Always a topic of debate, we asked BC Ferries to explain the logic – and what’s changed – when it comes to loading and unloading vehicles from Quinsam.

First, the short answer

– BC Ferries has a standard for all crews and are striving for consistency in loading/unloading.
– Yes, there was a trial procedure in the past months, and customers may have seen differences between crews.
– However, because no two loads are identical, the loader/discharger require some flexibility in order to minimise risk and maximise efficiency, and are expected to use their discretion in the execution of their duties.

Now, the longer answer

Because of the variety of traffic that arrives for each sailing, there has to be some flexibility and 100% consistency is not a practical objective. However, BC Ferries does aim for consistency across all crews. To this end, the following are now our standard loading and unloading procedures, where traffic conditions permit:


–      The first three vehicles in line are directed down lane 1 (middle),
–      The next three are loaded down lane 2, and the three vehicles following that are put down lane 3.
–      Next, large vehicles (commercials, RVs etc) are loaded down the remainder of lane 1.
–      Full size trucks and larger personal vehicles are loaded down lanes 2 and 3.
–      Finally, small vehicles are loaded down the outboard lanes (4 & 5).

The reason for loading our traffic lanes according to vehicle size, is to provide sufficient space between vehicles and enable customers to get out of their cars. We have found from experience that this is the best method of loading the ship so as to ensure we carry as many vehicles as possible.


–      The first three vehicles from lane 1, 2 and 3 are discharged first.
–      Then, the remainder of the centre lane is unloaded, followed by the lanes on either side (Lanes 2 & 3).
–      Finally, the outboard lanes (4 and 5) are discharged last.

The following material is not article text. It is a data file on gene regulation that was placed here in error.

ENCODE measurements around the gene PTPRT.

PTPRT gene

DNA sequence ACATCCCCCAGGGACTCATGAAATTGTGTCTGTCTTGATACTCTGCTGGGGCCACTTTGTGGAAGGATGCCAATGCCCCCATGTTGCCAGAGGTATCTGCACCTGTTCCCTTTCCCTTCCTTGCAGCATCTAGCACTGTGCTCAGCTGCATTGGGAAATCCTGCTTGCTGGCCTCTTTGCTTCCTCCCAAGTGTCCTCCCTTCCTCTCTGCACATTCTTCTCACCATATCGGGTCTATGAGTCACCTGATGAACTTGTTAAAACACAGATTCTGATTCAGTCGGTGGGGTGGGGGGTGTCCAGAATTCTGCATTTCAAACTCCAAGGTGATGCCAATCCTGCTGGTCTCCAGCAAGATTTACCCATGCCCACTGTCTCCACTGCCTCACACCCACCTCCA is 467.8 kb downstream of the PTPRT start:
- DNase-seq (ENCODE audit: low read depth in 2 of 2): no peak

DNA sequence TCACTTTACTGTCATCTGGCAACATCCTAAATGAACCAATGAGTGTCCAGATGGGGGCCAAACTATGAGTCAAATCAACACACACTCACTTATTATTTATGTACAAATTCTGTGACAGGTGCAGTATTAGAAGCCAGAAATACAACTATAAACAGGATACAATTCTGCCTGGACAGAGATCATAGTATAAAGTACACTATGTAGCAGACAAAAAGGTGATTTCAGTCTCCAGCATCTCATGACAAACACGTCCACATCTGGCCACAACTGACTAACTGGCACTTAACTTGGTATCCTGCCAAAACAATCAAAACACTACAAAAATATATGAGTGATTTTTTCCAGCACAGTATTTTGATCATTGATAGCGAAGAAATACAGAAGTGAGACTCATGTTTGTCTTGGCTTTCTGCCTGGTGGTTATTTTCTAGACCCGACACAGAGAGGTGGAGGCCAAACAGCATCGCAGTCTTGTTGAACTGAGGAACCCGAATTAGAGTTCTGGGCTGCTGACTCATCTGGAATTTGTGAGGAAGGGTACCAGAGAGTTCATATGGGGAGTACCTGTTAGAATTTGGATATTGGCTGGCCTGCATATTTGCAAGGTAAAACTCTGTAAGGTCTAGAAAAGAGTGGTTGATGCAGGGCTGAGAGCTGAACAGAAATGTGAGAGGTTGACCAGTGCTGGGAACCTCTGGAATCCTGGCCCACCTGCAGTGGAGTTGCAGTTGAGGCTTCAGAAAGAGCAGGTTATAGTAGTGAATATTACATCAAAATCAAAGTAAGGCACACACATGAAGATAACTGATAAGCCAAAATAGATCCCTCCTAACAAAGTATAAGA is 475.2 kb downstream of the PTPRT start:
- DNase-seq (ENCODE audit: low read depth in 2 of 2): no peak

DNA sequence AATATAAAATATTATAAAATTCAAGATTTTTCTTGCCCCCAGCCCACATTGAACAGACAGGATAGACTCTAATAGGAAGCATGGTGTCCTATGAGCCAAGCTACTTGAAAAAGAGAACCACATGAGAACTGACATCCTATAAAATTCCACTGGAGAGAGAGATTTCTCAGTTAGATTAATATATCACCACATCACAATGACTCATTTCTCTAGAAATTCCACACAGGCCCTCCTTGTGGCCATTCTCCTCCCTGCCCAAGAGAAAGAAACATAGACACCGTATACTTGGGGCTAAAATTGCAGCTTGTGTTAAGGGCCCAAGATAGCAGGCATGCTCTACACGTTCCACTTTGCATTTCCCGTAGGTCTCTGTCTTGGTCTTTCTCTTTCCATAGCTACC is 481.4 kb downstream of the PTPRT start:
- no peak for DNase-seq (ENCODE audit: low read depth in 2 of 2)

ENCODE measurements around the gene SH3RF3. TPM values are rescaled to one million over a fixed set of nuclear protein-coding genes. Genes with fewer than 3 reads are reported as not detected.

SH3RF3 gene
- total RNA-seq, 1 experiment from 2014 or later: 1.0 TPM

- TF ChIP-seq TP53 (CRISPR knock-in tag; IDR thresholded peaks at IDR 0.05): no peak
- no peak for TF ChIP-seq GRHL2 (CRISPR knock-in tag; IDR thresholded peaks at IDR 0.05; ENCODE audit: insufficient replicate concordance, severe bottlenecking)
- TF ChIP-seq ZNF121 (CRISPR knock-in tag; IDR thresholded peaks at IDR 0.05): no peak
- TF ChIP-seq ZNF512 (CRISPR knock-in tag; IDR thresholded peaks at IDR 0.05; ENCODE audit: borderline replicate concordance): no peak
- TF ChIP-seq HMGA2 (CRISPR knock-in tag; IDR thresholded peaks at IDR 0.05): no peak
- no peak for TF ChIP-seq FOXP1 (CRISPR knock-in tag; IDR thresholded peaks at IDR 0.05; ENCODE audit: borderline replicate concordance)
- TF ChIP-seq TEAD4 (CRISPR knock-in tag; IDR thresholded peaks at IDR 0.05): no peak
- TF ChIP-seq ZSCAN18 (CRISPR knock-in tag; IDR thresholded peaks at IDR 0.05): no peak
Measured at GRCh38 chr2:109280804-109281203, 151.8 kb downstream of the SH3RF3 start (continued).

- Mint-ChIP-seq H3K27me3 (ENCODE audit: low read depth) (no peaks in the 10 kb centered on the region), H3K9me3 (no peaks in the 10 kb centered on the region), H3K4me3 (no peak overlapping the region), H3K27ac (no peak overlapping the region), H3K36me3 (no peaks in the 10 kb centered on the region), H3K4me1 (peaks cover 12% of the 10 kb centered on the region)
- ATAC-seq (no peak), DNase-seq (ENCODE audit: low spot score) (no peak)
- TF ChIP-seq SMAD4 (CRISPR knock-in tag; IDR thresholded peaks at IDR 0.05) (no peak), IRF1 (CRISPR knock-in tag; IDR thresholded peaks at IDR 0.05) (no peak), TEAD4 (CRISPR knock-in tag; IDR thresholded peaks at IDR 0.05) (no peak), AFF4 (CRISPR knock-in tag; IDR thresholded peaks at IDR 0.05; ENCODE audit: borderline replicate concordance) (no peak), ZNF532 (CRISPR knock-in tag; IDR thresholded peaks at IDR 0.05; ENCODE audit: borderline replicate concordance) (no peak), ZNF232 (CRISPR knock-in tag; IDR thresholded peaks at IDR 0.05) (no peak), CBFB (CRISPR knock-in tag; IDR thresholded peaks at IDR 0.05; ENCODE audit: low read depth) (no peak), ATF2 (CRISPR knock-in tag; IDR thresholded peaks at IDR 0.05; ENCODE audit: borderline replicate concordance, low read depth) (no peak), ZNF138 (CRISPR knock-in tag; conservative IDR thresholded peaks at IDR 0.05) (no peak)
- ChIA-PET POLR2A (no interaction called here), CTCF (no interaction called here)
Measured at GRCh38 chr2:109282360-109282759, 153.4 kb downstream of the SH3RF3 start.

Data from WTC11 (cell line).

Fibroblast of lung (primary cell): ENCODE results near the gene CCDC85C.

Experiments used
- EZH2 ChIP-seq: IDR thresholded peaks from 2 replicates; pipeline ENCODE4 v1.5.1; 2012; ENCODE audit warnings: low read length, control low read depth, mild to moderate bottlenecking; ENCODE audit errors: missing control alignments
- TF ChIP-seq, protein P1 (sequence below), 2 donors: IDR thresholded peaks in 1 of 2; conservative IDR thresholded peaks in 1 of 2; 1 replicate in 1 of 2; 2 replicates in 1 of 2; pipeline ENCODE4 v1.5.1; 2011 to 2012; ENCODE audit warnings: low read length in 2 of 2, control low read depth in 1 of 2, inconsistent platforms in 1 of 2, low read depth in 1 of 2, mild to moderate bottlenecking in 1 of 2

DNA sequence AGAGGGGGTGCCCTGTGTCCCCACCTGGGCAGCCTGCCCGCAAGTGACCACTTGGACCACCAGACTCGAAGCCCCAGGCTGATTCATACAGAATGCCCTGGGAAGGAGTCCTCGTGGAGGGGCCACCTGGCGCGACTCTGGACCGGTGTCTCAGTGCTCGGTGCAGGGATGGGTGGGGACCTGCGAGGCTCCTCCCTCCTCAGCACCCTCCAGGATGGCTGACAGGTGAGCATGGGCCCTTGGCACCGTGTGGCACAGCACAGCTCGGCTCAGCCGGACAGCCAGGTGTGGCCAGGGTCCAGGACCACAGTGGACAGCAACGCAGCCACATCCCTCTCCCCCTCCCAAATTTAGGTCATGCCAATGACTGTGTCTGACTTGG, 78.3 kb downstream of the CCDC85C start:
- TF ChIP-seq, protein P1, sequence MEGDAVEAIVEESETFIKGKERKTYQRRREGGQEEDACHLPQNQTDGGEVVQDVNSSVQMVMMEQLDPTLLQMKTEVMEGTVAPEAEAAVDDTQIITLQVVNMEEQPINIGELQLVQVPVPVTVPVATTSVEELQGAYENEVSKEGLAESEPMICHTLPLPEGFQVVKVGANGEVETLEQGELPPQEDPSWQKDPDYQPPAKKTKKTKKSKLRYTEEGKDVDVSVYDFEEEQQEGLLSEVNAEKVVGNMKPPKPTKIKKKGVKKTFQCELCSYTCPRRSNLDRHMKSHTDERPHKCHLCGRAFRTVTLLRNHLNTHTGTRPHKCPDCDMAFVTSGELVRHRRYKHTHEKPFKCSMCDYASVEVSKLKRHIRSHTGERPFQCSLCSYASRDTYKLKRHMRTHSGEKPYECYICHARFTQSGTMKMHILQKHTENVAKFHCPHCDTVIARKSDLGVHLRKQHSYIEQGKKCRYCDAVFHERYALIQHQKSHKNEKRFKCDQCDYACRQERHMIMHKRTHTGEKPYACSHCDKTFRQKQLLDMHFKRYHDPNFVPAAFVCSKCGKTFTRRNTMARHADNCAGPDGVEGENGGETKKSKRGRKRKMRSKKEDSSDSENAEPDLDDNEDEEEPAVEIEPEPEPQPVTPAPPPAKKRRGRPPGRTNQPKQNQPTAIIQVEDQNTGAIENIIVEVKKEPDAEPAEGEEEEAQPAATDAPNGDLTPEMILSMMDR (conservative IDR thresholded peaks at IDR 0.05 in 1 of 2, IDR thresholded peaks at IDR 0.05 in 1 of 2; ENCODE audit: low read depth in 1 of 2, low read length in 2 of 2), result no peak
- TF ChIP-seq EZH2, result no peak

Why has BC Ferries adopted this standard?

This process was started earlier this year after a couple of accidents on deck where large vehicles contacted smaller vehicles in the lane immediately to starboard of the centreline. By clearing the area occupied by the first three vehicles in the three middle lanes, we alleviate some risk, where larger vehicles turning onto the ramp risked hitting the sides of these cars and trucks. This is particularly important in Gabriola, where the ship tends to lie at a slight angle to the ramp. It also helps to open the working area on the bow of the ship for our crew, thus improving workplace safety. In addition, this attempts to ensure that the first 9 vehicles on, are the first 9 vehicles off, although this is completely dependent on the expected traffic.

Trial & Results

Yes, in an attempt to address customer concerns, a trial was run using one of our watches this summer. After ‘the first nine vehicles’, we offloaded the lanes either side of the centre lane first, followed by the outboard lanes and finally the centre lane. The idea behind this was to hold back the large heavy commercial vehicles and large recreational vehicles so that they did not hold up smaller, faster traffic, and it also enabled us to load the centre lane last, but retain some semblance of discharging in the order of loading.

This trial had positive and negative aspects, but we felt that the current method of middle lane first was safer and more efficient. Because this was done with just one of three watches (crews), customer comments regarding inconsistency may have come from experiencing this trial on occasion.


Although the process outlined above is now being used as the standard procedure for all watches, the type of traffic that is actually boarding may dictate discretion in the process. For example, large loads of commercial/RV traffic may mean the crew needs to alter the standard to ensure they can safely load as many vehicles as possible. The most common adjustment is that we do not load the first three cars in the centre lane, because we require this space for large or commercial traffic. Additionally, space in the adjacent lanes may also need to be made for commercial vehicles.

As well, crew are expected to use their discretion and break from the normal procedures where they perceive that contact between vehicles could result due to lack of space between the lanes or any other reason. As our crew cannot see the entire mix of traffic waiting when loading in Gabriola, they need to load for the traffic that they expect to receive based on the time of year, day of the week, time of day and/or expected commercial traffic.

Ultimately, we do our very best to ensure that we carry as many vehicles as we can in a safe and efficient manner. Whether a customer is loaded into the centre lane or one of our outboard lanes is not a reflection upon the individual driving the vehicle, but upon the size of the vehicle that they are driving and the other factors outlined above.

Our thanks to Quinsam’s Senior Master, Captain Mark Waugh, for providing this comprehensive explanation.

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